These community members, and often the state legislators who represent them, are also Driving the Decarbonization of Utilities and avoid worse climate impacts— 20 states supporting emission reduction policies.

Meanwhile, the utility is see their consumers adopt distributed energysuch as rooftop solar, batteries, electric vehicles and smart appliances, Independence from utilities at record speed.

“Consumers will buy EVs and rooftop solar if it’s cost-effective for them, whether or not it benefits the system. Utilities can try to slow that down, or they can create a market opportunity for consumers to work with them.” – Chris Villarreal, insertion strategy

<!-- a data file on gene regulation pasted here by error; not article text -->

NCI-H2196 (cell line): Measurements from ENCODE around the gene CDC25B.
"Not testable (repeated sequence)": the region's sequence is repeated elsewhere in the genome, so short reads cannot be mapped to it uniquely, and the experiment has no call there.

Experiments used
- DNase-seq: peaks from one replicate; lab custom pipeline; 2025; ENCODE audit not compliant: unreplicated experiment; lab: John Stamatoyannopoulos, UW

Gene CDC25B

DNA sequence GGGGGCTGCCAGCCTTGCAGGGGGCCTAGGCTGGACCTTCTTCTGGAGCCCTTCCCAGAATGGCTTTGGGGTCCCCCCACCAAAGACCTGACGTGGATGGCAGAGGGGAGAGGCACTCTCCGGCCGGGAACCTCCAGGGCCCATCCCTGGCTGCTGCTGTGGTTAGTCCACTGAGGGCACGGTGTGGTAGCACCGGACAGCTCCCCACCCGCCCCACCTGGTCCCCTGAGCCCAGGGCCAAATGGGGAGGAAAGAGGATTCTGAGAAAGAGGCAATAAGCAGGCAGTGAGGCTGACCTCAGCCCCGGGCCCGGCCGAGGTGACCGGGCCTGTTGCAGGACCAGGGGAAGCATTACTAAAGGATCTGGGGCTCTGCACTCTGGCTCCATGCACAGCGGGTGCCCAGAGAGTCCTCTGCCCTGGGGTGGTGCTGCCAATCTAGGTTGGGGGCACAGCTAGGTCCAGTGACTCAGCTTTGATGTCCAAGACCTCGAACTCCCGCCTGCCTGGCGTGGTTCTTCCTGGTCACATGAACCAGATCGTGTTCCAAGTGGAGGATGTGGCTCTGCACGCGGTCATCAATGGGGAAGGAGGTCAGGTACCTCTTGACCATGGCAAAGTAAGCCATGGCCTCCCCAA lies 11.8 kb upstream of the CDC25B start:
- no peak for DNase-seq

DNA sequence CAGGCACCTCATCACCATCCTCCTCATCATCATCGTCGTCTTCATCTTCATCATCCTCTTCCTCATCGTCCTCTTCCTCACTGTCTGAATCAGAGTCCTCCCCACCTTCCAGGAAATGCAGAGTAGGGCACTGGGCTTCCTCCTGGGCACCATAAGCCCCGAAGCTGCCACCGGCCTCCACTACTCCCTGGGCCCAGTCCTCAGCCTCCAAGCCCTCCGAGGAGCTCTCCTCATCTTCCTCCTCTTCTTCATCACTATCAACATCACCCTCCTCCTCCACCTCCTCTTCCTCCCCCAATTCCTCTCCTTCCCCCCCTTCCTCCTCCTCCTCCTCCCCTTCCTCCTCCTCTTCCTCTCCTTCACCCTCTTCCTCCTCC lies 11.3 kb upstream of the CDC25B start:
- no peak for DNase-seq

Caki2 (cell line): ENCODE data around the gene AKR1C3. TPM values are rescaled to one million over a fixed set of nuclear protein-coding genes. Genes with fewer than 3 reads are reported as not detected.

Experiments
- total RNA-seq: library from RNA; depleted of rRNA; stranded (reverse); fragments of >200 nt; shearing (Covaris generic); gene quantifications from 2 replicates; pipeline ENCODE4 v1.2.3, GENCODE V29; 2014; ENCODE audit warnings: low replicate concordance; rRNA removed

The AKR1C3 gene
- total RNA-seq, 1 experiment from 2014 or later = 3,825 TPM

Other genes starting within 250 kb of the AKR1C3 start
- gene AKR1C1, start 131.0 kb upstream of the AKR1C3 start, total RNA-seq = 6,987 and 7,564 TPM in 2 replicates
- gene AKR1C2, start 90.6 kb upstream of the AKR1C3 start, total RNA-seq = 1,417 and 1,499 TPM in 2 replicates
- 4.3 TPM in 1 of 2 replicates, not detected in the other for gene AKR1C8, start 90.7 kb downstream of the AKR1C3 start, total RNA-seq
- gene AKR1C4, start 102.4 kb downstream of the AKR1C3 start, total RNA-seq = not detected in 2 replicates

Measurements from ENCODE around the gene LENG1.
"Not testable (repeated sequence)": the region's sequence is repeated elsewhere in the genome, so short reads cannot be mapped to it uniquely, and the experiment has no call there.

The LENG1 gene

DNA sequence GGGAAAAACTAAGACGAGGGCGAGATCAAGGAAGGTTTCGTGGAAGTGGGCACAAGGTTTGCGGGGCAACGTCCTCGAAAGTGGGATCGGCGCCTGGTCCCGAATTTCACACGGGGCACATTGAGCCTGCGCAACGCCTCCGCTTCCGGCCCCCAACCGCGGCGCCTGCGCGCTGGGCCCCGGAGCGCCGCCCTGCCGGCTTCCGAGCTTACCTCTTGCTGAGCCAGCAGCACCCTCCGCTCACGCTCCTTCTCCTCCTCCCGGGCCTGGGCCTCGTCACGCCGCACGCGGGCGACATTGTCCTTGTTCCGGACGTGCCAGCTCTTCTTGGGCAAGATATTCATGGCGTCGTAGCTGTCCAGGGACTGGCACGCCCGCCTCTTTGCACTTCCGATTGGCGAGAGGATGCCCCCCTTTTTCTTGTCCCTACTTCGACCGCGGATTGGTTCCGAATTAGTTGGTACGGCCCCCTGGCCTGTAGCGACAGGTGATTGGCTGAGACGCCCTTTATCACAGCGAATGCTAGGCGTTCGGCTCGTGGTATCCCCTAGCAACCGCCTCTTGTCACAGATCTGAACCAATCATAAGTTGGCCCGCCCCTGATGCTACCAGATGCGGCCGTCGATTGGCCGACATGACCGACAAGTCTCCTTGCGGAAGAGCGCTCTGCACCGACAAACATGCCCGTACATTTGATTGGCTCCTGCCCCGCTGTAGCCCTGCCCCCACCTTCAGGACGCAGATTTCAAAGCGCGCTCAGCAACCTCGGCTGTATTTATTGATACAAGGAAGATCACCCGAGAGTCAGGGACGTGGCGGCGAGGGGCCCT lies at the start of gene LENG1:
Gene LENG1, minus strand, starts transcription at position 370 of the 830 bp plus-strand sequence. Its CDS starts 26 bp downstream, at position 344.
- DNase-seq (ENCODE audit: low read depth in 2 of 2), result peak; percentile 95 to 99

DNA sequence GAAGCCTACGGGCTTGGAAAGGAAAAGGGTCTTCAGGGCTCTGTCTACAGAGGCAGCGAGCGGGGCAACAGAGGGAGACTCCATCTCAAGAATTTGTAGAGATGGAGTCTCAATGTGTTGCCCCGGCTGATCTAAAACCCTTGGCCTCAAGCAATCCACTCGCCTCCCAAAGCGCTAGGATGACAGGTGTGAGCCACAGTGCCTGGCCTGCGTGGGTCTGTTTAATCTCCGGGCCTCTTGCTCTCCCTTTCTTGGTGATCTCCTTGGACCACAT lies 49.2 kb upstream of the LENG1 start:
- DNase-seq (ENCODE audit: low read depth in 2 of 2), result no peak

As a result, utilities’ “delivered value” will increasingly include resiliency, decarbonization, and easier adoption of DERs, in addition to safety, reliability, and affordability. Traditional utility business models were not designed to support such scaling goals, and new approaches to how utilities create, deliver and capture value are emerging.

Emerging Distribution System Operators (DSOs)

the concept of Distribution System Operator (or DSO) It has been widely discussed as an attractive model for how electricity is delivered to and supplied by local consumers. Visions of how DSOs actually work vary widely, with utilities, research institutions, and DER advocates in California, New York, the United Kingdom, and Australia all offering different versions.

“Right now, the need for a DSO is more specific than the concept of a DSO.” – Lorenzo Kristov, Climate Central

However, regardless of the exact form a DSO may take, each version of the distribution system operator model enables consumer-owned resources to provide grid support services at the distribution and transmission levels.